Like most men at play, nobody in soaring ever asks anything about your real life. Wife, kids, health, job, wealth, politics, sports…nothing. Pilots talk about flying. I knew Jim a long time before someone else told me he had been a Navy pilot. He told me he had flown A-7B’s off the Ranger. Since this is flying, it is fair game for male airport conversations and stories were exchanged. In his case, he has a few boring yarns I gave him and I have a few very good air strikes in Laos to retell. Darke Patrol and The Dog’s Head are stories from that campfire that night high up in the Sierras.

Jim was a kid flying on the wing. We tell what he remembered most. They don’t always recall what you think. Sometimes it’s the color of tracers or someone hitting the Earth in slow motion or just a big steel aircraft carrier coming at you when you are trying to land with bombs that won’t jettison.

My Turn!
by Chuck “PFunk” Bellows

Why don’t you kids go first?

Why don’t you kids go first?

I have always been a huge fan of naval aviation as I lived around it for most of my formative years, my father being naval aircrew. So for that reason, a carrier mission was top on the list. There’s something about trying to land a hurtling piece of aircraft-grade aluminum at a postage stamp in the middle of an ocean that appeals to me.

Let’s hope we don’t need him.

Let’s hope we don’t need him.

The naval mission I chose was “Darke Patrol”. You’re on your way to go hit Tchepone in the middle of the night, one of the most well-defended places in the war.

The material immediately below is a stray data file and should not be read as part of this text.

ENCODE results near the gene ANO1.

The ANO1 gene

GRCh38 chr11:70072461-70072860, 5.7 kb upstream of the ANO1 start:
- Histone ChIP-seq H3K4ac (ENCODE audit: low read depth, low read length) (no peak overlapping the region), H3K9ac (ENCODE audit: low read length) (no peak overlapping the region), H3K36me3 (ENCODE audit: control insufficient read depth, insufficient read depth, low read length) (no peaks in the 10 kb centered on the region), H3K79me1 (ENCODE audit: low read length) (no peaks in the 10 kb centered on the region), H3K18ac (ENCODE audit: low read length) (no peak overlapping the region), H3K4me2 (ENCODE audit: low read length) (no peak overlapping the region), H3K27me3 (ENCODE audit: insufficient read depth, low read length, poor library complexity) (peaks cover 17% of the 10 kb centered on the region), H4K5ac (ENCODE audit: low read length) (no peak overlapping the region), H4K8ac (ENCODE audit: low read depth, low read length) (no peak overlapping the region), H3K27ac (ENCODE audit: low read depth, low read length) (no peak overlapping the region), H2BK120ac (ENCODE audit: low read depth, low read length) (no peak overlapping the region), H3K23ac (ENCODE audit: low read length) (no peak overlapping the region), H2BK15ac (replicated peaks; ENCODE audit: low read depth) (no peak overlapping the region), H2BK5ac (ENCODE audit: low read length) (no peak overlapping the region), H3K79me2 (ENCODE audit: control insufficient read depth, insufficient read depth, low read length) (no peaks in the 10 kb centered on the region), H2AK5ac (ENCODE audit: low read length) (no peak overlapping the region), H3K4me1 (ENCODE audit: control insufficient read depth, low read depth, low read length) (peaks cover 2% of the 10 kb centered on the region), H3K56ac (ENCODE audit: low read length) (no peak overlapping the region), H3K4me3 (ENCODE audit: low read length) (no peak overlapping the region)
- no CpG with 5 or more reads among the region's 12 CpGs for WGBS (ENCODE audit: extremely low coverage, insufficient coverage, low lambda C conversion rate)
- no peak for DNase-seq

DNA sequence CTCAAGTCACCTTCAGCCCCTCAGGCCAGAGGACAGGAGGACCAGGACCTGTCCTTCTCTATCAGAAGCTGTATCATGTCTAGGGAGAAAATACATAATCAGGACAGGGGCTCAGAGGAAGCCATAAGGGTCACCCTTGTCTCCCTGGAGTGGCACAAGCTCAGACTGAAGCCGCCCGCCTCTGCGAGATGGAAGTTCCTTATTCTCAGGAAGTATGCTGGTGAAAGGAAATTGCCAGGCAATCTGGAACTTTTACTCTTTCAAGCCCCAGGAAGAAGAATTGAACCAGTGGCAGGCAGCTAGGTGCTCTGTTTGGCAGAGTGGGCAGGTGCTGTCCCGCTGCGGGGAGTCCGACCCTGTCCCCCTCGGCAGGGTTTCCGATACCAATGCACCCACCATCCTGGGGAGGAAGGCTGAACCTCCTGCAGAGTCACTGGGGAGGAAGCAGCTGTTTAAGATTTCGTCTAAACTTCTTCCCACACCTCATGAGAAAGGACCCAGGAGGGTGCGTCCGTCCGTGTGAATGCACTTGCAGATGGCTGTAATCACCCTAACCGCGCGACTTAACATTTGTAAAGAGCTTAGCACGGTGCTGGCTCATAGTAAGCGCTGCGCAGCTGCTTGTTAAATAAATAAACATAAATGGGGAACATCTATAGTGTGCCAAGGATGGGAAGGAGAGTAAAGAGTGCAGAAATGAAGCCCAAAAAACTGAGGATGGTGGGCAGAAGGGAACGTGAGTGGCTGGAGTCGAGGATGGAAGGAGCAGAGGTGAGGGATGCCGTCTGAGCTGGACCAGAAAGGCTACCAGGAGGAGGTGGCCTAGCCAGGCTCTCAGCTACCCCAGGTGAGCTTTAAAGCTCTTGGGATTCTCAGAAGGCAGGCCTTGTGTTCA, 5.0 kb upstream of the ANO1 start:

It never ceases to amaze me the level of detail attained by the Yankee Air Pirate 2 crew. The decks are as alive as can be made in the Third Wire universe, filled with green shirts, equipment and parked aircraft. Two Intruders were waiting on the catapults in front of me and I took off, clawing for air under my wings.

I’ll bet I owe him a beer after this is all over.

I’ll bet I owe him a beer after this is all over.

It also never ceases to amaze just how dark the team at Yankee Air Pirate 2’s idea of what night is. It’s dark. Only my radar is telling me where the coastline is because I can’t freakin’ see it. On the way in, I notice I’m very close to the DMZ and there are friendly and enemy airbases within about ten miles of each other, and I’m flying between them.

I notice as I reach the IP, the skies are already lighting up. The two aforementioned Intruders have been found by the enemy AAA crews and they are busy trying to swat them from the sky. As I get about five miles from the target, I realize no one’s shot at me yet. Do they see me? Do they know I’m…

….HOLY HELL! THEY KNOW I’M HERE.

….HOLY HELL! THEY KNOW I’M HERE. The crashing din of the AAA is a testament to the sound editing done. As I find the column by the light of an AAA gun firing tracers, I arm up my Mk.82s and point the nose down at them, releasing at about 2,500 feet and pulling frantically up, hearing the satisfying crunch of half-ton explosives tear an enemy motor pool full of parked trucks apart. Not even an Earl Scheib paint job’ll fix that.

Okay, let’s go to the tape… yeah, this is where they got me.

Okay, let’s go to the tape… yeah, this is where they got me.

On the way out, I notice a problem. My controls are sluggish. I check for damage and don’t see any, but the aircraft is not able to maintain speed and the coastline is still about ten miles away. I limp my way along until my aircraft finally gives out about five miles into the ocean and I’m forced to eject. Better that than over the area I just bombed.